The third video in the VIRT-EU Ethical Unboxing Series is about the smart technologies we bring into our bedrooms and our beds. We decided to focus on two devices from the same company – Beurer – and were surprised to find that the data was managed differently in each device. How is the consumer supposed to know this?
“What we see here, is a little bit of a disconnect – the company, clearly, is trying to be very open about what they’re doing with the data, but the don’t quite go the extra mile. What they don’t do is they don’t tell us: Do they get the data? And if they do, what do they do with it? And if they don’t, what I would like to see is a statement that they actually don’t. It doesn’t mean you shouldn’t use these devices, but you should know what you’re getting into.”
– Irina Shklovski
We looked at the Beurer SE80 Sleep Sensor and the Beurer SL70 Snore Stopper – two devices that are available in stores in Copenhagen, Denmark. Although many of us buy our devices online, we often have to look for information ourselves. We expected the shop attendants would help us find out about these devices, but got little information. Since these devices collect data while we are in bed, we were interested in finding out what data is being stored. Who gets to access this data? Can the company use these data and how? What happens to these data after we stop using the device?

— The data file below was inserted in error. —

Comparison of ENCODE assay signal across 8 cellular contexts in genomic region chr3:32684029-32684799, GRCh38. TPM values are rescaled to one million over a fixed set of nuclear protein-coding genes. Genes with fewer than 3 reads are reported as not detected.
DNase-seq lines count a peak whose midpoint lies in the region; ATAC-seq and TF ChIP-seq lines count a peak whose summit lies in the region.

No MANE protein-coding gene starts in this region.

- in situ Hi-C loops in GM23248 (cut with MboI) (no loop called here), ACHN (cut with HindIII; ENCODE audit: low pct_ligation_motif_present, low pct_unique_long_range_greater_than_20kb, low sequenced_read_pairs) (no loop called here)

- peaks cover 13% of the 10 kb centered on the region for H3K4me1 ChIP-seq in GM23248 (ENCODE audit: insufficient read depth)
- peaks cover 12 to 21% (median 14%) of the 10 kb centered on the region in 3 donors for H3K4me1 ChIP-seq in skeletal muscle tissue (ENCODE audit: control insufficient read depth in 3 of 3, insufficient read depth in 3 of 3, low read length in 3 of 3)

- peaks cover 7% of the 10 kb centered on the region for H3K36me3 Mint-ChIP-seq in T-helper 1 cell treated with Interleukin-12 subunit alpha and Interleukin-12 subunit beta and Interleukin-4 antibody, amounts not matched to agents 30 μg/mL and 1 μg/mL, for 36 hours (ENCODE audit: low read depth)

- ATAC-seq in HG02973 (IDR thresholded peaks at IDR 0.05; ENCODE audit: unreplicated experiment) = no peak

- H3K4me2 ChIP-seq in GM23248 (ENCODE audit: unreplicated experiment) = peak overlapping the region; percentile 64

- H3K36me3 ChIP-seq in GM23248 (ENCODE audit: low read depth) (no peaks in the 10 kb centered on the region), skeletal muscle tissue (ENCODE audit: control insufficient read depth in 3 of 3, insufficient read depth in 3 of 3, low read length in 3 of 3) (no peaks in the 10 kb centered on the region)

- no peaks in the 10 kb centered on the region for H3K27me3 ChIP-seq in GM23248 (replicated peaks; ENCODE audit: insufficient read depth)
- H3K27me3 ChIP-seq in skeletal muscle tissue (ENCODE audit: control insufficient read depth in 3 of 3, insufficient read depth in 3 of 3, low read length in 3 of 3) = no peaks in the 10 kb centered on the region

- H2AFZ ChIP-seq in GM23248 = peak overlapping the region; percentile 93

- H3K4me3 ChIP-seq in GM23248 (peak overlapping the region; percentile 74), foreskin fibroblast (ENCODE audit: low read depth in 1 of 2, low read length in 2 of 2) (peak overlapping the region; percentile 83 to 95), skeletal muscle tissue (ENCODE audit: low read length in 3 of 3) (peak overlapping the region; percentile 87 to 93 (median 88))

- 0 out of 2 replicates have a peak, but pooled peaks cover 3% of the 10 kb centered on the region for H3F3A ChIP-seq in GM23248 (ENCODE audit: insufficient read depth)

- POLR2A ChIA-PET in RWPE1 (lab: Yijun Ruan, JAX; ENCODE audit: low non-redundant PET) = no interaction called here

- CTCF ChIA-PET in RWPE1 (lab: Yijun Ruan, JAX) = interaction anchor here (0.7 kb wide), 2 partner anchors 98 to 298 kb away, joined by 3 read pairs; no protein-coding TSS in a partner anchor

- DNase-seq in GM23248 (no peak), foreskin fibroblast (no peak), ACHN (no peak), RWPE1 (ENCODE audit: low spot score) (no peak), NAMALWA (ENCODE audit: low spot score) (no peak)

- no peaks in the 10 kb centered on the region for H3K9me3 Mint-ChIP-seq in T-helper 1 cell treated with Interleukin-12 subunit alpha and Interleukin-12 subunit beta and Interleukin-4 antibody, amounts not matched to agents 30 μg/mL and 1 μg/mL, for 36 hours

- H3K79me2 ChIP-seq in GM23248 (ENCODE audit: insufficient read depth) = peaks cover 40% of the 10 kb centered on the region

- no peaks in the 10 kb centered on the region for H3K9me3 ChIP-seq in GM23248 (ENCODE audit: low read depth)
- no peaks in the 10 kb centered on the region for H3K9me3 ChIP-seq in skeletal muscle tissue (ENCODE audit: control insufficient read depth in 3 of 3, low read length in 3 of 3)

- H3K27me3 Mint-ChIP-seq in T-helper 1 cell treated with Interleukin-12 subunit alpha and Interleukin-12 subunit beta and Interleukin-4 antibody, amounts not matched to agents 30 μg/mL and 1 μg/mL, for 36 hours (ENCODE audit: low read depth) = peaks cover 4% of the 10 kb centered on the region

Since sleep tracking devices depend on collecting data to fulfil their purpose, they are often connected to smartphone apps to help users adjust settings and keep track of their data. Although these devices are from the same company, they connect to different apps that can be found on Google Play. The sleep sensor connects to the SleepExpert app, and the snore stopper can be connected to the SleepQuiet app. So we did research online, read those privacy policies and terms of service, and unboxed products, to find out what happens to the data these sleeping devices collect. It turned out that the SleepQuiet app is developed and run by a different company from outside the EU. Does that mean that our data is being accessed by that company? Their terms of service state that it is the users’ sole responsibility to protect themselves – what could this mean?